[citation][nom]nickster05[/nom]I am curious, would it be possible to teach a complete layman physics, quantum physics, and theoretical physics? Assuming this layman is 25, by what age would he have learned enough to contribute to any one of those fields assuming an educational starting point of...hmm...college algebra? Also, would it be possible to do so without taking any college classes...maybe at the library or online?ChuckPlease answer, i really am curious[/citation]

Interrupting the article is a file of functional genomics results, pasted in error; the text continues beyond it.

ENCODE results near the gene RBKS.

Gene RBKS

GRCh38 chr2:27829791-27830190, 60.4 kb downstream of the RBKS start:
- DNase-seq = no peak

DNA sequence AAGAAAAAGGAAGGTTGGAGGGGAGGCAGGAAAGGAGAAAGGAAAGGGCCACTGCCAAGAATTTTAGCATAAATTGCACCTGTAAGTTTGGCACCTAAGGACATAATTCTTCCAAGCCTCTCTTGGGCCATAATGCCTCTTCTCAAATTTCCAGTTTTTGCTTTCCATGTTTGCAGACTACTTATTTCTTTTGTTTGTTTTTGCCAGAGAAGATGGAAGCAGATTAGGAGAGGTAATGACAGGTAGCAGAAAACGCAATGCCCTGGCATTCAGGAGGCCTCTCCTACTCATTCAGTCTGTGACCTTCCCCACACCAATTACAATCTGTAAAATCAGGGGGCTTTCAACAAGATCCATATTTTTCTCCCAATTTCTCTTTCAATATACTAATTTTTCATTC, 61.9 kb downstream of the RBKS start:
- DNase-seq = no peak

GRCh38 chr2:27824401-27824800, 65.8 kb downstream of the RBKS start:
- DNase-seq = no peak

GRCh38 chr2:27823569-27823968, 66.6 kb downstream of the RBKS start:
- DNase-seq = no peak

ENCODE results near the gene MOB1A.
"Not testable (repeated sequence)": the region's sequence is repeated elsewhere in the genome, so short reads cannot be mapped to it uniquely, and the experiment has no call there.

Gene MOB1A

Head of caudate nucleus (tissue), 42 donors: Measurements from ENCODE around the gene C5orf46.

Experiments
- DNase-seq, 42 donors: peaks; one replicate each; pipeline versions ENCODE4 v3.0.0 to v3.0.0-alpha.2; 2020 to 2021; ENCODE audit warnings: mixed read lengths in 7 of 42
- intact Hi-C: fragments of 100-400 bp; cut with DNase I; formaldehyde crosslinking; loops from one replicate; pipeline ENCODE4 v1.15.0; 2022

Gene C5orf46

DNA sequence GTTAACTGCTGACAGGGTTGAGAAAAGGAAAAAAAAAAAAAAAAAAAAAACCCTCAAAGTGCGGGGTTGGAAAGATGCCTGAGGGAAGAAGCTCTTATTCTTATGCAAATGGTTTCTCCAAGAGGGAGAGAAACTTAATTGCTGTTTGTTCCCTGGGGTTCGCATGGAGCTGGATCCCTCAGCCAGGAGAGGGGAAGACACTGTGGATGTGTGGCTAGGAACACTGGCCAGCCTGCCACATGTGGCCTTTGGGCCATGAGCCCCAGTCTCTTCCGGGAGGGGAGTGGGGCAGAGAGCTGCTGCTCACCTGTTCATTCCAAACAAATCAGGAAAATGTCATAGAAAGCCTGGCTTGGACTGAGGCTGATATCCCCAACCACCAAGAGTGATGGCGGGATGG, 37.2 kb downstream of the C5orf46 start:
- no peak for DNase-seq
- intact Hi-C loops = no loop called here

There are plenty of good layman's books regarding the implications of quantum theory, but the actually theory itself is much more rigorously mathematical than conceptual. You need to go far beyond calculus to get the mathematical language to understand it. At a minimum, just to understand the Schrodinger equation, which is the fundamentals of quantum mechanics, you need to know how to work with partial differential equations, eigenvalues from linear algebra, wave functions from mid-level physics courses, and taylor series expansions, to name a few. The worst part about it is that quantum mechanics don't work the same way that physics you deal with in your everyday life does. It becomes harder to visualize because it doesn't jive well with the reality you see. Unless you are a genius, It's unlikely you will explain all of this to yourself without help. Most people spend 8 years in school being told how to think about it and they still never contribute significantly to the field.